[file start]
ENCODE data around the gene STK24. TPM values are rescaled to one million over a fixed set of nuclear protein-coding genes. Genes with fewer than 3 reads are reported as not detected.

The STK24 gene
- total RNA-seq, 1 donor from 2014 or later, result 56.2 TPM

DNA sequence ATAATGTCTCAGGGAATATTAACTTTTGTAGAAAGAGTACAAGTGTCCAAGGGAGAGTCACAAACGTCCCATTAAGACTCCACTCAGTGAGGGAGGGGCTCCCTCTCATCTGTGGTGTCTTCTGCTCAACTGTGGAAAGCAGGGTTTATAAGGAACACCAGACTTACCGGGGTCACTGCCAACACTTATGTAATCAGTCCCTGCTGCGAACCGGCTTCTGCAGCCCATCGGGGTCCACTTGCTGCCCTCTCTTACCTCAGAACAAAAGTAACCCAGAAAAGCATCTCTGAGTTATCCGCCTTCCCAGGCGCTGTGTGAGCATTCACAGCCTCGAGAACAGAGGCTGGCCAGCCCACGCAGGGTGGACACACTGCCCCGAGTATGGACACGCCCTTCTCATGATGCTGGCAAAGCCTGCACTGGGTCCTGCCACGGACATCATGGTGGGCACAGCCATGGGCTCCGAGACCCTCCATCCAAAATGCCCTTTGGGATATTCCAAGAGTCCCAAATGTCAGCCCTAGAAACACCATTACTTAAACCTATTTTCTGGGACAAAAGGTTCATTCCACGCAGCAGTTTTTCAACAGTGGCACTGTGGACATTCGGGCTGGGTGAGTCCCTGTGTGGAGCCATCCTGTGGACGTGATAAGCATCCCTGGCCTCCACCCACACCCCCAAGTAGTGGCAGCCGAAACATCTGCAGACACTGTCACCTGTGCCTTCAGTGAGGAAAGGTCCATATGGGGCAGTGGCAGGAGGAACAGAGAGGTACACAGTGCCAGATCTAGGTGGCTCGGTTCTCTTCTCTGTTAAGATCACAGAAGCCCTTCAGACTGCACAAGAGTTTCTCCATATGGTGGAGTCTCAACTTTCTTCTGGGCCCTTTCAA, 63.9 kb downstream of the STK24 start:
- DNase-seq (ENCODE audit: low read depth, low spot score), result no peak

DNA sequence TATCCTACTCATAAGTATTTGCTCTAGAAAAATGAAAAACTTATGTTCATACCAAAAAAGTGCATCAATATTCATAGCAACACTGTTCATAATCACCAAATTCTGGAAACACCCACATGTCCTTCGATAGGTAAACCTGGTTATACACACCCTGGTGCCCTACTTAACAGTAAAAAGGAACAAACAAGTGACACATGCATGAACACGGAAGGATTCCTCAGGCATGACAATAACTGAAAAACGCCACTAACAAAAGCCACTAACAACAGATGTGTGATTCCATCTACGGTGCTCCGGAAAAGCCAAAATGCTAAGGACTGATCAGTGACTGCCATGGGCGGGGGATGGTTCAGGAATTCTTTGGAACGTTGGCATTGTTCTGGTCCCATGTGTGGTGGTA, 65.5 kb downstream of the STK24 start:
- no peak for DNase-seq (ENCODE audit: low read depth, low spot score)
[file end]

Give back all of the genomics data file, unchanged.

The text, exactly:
ENCODE data around the gene STK24. TPM values are rescaled to one million over a fixed set of nuclear protein-coding genes. Genes with fewer than 3 reads are reported as not detected.

The STK24 gene
- total RNA-seq, 1 donor from 2014 or later, result 56.2 TPM

DNA sequence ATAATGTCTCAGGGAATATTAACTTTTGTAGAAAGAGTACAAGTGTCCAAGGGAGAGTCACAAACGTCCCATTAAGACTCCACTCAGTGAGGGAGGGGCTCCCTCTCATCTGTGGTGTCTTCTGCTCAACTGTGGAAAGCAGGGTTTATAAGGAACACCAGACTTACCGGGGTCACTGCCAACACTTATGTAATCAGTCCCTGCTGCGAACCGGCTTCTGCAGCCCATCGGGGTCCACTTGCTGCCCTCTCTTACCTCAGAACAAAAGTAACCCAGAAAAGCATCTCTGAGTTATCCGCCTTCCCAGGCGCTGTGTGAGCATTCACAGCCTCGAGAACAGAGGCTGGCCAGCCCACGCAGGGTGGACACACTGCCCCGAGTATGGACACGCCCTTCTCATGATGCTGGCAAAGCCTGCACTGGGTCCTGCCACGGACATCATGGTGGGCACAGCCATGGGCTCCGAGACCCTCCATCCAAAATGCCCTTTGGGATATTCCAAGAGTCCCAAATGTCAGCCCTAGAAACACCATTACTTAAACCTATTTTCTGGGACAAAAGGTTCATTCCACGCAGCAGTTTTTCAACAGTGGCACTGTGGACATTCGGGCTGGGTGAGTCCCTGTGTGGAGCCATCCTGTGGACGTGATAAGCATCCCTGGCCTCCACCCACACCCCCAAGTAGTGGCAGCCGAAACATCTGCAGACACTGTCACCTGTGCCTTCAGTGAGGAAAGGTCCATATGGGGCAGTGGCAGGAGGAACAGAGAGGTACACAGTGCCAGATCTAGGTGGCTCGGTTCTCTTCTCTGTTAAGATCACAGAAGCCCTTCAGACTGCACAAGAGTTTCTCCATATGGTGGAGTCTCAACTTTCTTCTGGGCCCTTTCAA, 63.9 kb downstream of the STK24 start:
- DNase-seq (ENCODE audit: low read depth, low spot score), result no peak

DNA sequence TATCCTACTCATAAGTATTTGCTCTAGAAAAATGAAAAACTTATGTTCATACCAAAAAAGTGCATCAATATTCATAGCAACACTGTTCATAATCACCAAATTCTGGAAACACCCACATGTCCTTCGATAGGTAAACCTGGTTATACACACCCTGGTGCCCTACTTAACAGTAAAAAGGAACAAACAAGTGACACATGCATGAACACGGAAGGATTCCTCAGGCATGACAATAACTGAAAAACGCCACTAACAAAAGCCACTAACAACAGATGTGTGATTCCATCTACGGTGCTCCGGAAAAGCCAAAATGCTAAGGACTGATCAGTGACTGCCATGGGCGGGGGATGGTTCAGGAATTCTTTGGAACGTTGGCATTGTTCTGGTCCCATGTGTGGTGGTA, 65.5 kb downstream of the STK24 start:
- no peak for DNase-seq (ENCODE audit: low read depth, low spot score)